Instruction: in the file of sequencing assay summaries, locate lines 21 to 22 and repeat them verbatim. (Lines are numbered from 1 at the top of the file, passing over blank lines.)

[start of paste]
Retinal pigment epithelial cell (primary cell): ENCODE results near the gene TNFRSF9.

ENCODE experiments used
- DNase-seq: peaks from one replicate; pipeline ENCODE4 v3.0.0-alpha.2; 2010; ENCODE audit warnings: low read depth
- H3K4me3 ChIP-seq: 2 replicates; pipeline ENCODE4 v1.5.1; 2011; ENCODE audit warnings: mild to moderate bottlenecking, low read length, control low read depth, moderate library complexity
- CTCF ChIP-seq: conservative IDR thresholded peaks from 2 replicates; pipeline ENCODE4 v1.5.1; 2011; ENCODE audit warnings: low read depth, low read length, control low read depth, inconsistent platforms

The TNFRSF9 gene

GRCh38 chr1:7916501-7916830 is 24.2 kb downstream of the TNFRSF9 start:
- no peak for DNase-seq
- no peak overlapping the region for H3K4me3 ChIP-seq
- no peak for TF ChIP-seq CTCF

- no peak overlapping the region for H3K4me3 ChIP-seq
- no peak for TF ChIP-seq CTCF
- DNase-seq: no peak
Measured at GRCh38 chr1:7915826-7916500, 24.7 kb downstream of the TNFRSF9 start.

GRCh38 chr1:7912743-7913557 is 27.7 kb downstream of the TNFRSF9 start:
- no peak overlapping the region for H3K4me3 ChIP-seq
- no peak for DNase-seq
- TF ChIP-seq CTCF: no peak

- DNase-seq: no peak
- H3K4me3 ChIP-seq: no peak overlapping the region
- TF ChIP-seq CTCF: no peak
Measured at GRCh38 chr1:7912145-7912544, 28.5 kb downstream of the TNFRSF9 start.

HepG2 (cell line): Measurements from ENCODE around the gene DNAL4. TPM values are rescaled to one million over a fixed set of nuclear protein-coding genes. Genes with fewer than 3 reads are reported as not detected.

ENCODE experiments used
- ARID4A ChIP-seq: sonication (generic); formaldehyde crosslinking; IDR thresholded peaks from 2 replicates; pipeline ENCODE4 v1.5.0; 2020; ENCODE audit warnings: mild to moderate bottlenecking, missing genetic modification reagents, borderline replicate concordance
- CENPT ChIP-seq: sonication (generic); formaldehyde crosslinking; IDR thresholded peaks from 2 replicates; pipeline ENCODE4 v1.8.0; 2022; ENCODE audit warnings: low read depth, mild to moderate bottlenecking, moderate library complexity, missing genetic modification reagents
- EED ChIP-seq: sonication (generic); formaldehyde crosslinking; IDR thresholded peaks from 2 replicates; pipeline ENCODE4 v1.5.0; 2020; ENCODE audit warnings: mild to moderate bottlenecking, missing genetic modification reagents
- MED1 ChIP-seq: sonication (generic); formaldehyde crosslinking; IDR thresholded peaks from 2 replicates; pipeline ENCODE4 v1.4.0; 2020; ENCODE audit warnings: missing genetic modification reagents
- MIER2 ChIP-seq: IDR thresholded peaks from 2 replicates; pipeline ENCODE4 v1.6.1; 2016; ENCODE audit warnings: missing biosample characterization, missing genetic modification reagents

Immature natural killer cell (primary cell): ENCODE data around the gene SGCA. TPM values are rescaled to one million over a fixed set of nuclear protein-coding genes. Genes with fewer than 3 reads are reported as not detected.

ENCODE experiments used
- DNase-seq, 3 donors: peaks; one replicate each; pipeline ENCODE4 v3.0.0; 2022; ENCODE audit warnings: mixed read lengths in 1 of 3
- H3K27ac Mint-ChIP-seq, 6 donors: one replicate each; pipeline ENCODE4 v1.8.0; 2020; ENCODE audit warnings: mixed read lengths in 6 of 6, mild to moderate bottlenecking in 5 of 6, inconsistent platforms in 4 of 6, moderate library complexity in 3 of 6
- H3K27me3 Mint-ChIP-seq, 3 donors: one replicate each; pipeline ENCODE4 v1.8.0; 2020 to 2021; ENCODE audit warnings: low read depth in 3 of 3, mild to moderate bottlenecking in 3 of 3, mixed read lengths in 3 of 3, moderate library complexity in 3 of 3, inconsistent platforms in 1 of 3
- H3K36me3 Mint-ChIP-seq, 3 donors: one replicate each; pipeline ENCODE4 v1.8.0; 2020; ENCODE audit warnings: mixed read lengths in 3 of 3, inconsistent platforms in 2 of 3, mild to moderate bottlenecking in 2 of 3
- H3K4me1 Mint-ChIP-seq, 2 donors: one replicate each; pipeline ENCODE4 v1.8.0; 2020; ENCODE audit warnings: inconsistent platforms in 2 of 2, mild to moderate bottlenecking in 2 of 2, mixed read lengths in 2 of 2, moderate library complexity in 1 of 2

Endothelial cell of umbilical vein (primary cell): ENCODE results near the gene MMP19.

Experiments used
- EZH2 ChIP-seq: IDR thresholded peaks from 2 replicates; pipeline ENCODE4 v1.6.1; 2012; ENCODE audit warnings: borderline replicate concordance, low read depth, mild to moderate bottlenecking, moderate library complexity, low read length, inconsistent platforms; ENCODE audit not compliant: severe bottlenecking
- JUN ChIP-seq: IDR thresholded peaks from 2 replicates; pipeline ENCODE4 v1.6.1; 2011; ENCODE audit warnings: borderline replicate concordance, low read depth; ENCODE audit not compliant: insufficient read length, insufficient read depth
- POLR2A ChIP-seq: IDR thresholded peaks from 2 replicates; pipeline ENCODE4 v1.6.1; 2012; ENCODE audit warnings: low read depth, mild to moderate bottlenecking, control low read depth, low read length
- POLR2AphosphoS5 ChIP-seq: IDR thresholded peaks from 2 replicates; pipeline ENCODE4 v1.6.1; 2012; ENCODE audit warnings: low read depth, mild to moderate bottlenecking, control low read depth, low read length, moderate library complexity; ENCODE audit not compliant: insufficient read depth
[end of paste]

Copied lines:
- TF ChIP-seq CTCF: no peak
Measured at GRCh38 chr1:7912145-7912544, 28.5 kb downstream of the TNFRSF9 start.